Because most philosophies that frown on reproduction don't survive.

Wednesday, November 09, 2011

Evolution Creates No Break

I'd been holding onto this link waiting till I came up with some clever post expanding on it, but really James Chastek of Just Thomism covers the topic so well there's little to add:
we’re wasting all of our time talking about evolution when in fact our problem is more general. The Christian objection to evolution is identical in all relevant details to an objection against generation or reproduction. There’s no difference between the claim “our species arose from descent with modification, and therefore not from an act of special creation” and saying “I arose from the sexual activity of my parents, and therefore not from an act of special creation”. We know this is the case since Christians have had such an argument before, namely over traductionism, that is, the idea that since human being arose from the sexual activity of his parents, there was no need for an act of special creation to explain them. St Thomas treated this question at considerable length – there was a good deal of dispute about it in his day, and again in the Reformation period, and it was still a live topic during the Enlightenment – and all that’s changed in moving from traductionism to evolution is that gone from asking about any old person being generated from purely natural causes to asking about whether the first member(s) of some population arose from purely natural causes.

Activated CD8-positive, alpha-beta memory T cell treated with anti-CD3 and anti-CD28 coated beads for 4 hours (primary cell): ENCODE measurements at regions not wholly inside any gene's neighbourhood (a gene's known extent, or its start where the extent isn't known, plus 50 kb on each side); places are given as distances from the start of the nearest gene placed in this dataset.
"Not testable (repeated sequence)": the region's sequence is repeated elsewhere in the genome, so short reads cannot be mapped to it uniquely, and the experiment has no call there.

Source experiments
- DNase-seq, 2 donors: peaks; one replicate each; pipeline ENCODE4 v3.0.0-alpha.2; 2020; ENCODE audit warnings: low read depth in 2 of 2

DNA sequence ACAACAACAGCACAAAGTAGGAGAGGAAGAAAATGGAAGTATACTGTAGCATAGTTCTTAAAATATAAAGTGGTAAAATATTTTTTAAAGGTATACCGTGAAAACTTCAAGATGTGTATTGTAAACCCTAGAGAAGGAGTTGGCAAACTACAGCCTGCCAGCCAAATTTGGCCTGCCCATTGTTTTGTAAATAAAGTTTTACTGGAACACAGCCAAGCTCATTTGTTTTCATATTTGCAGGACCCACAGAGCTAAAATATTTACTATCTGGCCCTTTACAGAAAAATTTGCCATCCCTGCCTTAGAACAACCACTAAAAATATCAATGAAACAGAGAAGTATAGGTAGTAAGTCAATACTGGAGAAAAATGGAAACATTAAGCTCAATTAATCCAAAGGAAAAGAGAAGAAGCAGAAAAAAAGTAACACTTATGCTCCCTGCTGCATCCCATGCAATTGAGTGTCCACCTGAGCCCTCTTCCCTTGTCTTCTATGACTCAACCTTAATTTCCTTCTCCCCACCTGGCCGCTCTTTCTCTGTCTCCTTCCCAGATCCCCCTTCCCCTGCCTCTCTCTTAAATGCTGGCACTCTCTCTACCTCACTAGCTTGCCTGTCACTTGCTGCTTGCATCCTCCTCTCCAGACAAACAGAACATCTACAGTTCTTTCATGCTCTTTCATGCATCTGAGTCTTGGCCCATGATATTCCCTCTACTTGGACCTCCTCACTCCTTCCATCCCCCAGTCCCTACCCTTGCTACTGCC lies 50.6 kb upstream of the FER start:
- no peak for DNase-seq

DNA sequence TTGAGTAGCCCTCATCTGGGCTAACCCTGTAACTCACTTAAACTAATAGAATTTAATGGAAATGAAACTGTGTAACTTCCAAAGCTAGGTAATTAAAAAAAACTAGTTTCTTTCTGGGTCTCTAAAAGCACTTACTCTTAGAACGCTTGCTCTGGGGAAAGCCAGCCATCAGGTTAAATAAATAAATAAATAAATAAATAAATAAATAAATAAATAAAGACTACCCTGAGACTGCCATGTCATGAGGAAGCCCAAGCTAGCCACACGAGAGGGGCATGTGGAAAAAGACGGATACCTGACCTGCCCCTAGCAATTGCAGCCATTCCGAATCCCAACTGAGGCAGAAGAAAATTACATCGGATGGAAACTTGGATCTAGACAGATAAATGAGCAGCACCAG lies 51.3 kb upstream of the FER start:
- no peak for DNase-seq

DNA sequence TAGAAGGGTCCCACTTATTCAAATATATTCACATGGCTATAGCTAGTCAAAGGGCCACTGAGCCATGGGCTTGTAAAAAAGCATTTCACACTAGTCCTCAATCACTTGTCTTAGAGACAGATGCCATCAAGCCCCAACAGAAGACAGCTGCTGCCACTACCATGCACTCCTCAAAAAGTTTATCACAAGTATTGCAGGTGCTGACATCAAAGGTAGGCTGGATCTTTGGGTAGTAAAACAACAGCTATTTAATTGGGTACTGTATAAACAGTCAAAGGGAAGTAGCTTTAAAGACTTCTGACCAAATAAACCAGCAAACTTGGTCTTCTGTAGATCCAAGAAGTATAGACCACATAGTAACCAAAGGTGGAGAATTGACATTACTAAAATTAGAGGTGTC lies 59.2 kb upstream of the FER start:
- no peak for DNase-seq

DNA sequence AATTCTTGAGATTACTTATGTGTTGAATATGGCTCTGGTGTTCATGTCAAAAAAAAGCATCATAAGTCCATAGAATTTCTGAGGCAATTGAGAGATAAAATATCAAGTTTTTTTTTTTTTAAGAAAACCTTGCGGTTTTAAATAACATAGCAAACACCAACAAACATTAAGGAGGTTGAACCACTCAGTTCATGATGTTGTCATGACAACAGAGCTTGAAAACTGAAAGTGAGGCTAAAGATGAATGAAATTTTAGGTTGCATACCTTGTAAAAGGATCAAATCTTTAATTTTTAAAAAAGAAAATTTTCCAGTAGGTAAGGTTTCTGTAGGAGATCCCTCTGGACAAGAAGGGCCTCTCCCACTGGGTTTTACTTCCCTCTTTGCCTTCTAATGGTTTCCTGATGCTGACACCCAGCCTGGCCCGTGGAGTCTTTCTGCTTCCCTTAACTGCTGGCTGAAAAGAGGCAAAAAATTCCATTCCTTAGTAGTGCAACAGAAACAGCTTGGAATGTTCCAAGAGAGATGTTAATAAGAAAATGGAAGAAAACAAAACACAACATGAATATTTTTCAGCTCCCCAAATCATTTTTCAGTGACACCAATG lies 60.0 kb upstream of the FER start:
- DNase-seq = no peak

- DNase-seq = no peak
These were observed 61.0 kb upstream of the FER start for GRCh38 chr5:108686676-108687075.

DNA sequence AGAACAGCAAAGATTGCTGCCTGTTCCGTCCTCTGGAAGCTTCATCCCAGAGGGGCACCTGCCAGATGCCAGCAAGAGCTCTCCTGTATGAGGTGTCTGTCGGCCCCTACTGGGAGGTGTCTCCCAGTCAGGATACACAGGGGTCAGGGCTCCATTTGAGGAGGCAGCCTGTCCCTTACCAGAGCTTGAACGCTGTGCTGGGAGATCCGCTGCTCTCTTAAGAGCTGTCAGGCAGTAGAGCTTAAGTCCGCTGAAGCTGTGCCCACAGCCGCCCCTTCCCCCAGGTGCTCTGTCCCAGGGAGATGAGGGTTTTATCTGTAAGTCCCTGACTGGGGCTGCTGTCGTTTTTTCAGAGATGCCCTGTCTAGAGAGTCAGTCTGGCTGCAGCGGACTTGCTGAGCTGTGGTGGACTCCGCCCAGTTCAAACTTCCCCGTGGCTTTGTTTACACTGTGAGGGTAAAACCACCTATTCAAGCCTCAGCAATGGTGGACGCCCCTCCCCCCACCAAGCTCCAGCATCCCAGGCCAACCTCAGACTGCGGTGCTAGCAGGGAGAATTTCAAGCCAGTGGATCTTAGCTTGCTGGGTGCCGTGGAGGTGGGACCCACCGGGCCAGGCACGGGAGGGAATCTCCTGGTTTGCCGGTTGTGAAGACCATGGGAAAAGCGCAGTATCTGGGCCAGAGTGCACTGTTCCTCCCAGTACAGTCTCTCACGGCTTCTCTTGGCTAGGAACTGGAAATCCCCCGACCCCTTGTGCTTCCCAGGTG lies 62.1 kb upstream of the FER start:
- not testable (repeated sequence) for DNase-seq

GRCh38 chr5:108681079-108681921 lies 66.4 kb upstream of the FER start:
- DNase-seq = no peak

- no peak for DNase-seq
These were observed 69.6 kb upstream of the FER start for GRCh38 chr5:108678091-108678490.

The objections that Christians legitimately have to evolution don’t concern evolution as such. We can flip this around and point out that an attempt show how theism and evolution are compatible also doesn’t concern evolution as such. Darwin’s theory and its various developments are not the problem: the problem of compatibility would be no different if Darwin, upon sailing to the Galapagos Islands, didn’t end up finding various lengths of finch beaks but instead found a large tree that grew new plant and animal species out of giant seed pods. The fundamental problem remains irrespective of whether nature generates the first member of some new population by seeds or by chance or by aliens. For that matter, the same problem would remain if all species have existed for an infinite time. The fundamental problem is whether natural science suffices to explain human beings.
This is just spot on. Somehow when people start worrying about evolution they seem to get the idea into their heads that there's something magical about species, such that it's okay for each individual creature to be the result of reproduction on the part of its parents, but it's not okay for speciation to be the result of reproduction within a population of creatures.

Clearly, we long ago came to the conclusion that we are God's creatures despite the fact that we are also the direct biological result of our parents having sex. Evolution really doesn't change this picture at all in any substantial way.


Batsheva said...

Great point. This is basically exactly what I've always said. Just not in such high-falutin' words.

rhinemouse said...

Yes, exactly.

What really baffles me are the people who think that the blind chance of evolution leaves no room for God--yet somehow, the blind chance of one sperm and one egg combining to form one set of DNA poses no challenge Divine Providence.

(Word verification: trusnerm. This is either the next generation of IVF technology, or else a species of magical pachyderm that can only speak the truth.)